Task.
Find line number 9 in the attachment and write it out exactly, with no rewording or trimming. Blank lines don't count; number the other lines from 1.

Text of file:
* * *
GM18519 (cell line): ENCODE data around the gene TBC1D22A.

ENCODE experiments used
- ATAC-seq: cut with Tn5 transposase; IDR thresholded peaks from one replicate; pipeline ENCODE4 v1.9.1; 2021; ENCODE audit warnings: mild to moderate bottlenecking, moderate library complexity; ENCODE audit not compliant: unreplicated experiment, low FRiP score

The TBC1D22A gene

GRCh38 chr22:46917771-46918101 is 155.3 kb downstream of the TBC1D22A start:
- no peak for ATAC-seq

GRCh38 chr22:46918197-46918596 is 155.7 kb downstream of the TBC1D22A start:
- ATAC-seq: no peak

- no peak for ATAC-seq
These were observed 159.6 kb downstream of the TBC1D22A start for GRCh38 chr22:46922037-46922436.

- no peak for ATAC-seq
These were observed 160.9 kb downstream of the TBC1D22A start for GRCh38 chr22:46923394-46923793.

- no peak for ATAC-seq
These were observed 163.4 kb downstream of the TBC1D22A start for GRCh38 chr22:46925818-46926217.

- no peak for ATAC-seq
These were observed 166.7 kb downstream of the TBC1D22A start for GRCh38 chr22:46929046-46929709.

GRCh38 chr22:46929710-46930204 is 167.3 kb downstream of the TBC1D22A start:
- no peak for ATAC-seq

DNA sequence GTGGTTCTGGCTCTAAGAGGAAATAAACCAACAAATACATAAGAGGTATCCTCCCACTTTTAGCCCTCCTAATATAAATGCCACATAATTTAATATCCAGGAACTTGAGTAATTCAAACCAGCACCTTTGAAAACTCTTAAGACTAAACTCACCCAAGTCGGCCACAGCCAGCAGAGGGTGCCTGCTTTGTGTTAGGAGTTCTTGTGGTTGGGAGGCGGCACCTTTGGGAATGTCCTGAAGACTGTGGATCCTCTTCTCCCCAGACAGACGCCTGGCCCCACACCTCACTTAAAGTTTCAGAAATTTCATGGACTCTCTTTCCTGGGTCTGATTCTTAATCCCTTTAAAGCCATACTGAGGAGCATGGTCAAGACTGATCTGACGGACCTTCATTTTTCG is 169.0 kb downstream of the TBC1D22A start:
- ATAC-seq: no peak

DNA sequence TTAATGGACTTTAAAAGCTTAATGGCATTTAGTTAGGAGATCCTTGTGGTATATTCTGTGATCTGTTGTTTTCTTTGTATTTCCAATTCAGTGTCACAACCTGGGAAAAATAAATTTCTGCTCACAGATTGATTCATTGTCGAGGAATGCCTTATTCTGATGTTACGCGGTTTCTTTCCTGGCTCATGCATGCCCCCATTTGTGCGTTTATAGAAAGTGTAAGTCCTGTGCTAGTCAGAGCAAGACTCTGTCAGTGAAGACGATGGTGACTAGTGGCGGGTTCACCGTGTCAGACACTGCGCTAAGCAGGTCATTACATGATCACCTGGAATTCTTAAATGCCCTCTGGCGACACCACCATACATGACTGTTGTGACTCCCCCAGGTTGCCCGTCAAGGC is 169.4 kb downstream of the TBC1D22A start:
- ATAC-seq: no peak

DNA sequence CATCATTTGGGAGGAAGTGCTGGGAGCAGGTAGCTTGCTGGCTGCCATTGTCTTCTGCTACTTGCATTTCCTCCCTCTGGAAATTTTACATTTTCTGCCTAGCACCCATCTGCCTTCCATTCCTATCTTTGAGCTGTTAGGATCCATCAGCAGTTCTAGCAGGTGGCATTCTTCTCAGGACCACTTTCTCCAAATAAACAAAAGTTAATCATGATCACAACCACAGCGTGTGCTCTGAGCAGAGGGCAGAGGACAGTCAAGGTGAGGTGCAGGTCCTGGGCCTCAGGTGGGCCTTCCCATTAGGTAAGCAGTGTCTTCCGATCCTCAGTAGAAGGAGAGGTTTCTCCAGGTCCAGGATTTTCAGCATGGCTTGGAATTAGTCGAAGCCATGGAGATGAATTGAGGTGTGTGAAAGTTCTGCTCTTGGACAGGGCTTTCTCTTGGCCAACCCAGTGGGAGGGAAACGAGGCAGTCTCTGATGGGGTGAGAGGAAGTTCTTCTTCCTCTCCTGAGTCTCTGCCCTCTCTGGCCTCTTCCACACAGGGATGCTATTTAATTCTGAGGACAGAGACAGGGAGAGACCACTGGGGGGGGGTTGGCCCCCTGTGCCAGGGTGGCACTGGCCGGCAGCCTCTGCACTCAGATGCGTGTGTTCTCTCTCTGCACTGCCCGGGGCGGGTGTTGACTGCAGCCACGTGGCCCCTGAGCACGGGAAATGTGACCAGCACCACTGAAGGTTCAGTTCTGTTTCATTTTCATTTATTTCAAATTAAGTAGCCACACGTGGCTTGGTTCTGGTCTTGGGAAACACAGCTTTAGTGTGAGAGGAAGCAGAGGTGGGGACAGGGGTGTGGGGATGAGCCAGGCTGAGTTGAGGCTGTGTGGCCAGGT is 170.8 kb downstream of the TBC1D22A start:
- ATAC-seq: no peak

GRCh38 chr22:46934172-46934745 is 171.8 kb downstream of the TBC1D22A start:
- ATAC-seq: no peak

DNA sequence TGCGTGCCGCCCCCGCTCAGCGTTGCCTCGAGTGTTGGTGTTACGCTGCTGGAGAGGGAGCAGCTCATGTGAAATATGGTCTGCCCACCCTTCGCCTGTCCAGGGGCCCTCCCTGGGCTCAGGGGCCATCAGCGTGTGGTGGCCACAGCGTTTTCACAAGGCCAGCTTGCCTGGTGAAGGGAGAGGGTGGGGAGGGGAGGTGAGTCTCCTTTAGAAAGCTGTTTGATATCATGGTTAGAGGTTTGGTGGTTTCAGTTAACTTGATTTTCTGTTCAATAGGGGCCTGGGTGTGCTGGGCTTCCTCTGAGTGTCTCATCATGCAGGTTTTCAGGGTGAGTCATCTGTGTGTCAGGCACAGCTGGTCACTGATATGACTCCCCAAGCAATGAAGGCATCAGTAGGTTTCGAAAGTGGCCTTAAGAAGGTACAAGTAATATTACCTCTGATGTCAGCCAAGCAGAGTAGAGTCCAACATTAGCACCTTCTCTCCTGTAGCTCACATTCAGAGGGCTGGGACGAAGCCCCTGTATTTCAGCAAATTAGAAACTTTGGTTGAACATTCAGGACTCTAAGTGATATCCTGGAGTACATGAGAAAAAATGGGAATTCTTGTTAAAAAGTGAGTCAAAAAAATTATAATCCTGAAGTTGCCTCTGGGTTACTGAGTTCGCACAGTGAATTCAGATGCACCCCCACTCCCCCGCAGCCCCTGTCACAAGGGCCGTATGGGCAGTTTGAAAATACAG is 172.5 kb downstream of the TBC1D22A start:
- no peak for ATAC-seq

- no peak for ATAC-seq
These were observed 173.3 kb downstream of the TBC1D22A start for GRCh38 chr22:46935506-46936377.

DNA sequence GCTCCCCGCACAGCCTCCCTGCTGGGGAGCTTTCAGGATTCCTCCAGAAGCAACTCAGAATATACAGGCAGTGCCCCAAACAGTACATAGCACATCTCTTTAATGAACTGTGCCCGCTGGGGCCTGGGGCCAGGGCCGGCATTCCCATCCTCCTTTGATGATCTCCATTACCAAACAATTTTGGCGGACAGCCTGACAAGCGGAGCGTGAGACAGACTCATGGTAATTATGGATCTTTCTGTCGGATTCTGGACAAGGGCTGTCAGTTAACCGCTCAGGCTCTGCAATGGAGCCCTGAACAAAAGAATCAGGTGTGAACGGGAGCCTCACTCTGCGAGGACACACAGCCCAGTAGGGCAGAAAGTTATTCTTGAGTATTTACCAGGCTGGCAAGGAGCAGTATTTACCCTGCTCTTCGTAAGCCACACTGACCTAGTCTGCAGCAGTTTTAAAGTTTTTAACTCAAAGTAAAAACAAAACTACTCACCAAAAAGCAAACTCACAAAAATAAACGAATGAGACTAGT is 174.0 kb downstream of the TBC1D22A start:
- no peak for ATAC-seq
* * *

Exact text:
- no peak for ATAC-seq